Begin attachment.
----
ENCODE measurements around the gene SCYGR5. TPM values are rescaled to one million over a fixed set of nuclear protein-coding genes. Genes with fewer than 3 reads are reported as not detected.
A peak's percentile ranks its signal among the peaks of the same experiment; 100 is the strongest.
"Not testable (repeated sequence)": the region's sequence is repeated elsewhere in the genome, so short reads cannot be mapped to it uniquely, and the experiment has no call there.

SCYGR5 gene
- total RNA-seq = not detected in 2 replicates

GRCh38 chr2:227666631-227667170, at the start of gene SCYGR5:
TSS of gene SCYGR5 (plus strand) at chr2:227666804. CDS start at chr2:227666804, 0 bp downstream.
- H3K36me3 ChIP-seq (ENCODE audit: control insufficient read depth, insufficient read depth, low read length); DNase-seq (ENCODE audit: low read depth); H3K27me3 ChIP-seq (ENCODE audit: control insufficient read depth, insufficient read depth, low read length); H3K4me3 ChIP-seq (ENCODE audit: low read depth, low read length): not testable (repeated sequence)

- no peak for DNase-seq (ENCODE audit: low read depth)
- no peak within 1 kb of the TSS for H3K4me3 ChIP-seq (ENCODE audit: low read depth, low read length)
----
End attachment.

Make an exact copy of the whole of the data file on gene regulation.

ENCODE measurements around the gene SCYGR5. TPM values are rescaled to one million over a fixed set of nuclear protein-coding genes. Genes with fewer than 3 reads are reported as not detected.
A peak's percentile ranks its signal among the peaks of the same experiment; 100 is the strongest.
"Not testable (repeated sequence)": the region's sequence is repeated elsewhere in the genome, so short reads cannot be mapped to it uniquely, and the experiment has no call there.

SCYGR5 gene
- total RNA-seq = not detected in 2 replicates

GRCh38 chr2:227666631-227667170, at the start of gene SCYGR5:
TSS of gene SCYGR5 (plus strand) at chr2:227666804. CDS start at chr2:227666804, 0 bp downstream.
- H3K36me3 ChIP-seq (ENCODE audit: control insufficient read depth, insufficient read depth, low read length); DNase-seq (ENCODE audit: low read depth); H3K27me3 ChIP-seq (ENCODE audit: control insufficient read depth, insufficient read depth, low read length); H3K4me3 ChIP-seq (ENCODE audit: low read depth, low read length): not testable (repeated sequence)

- no peak for DNase-seq (ENCODE audit: low read depth)
- no peak within 1 kb of the TSS for H3K4me3 ChIP-seq (ENCODE audit: low read depth, low read length)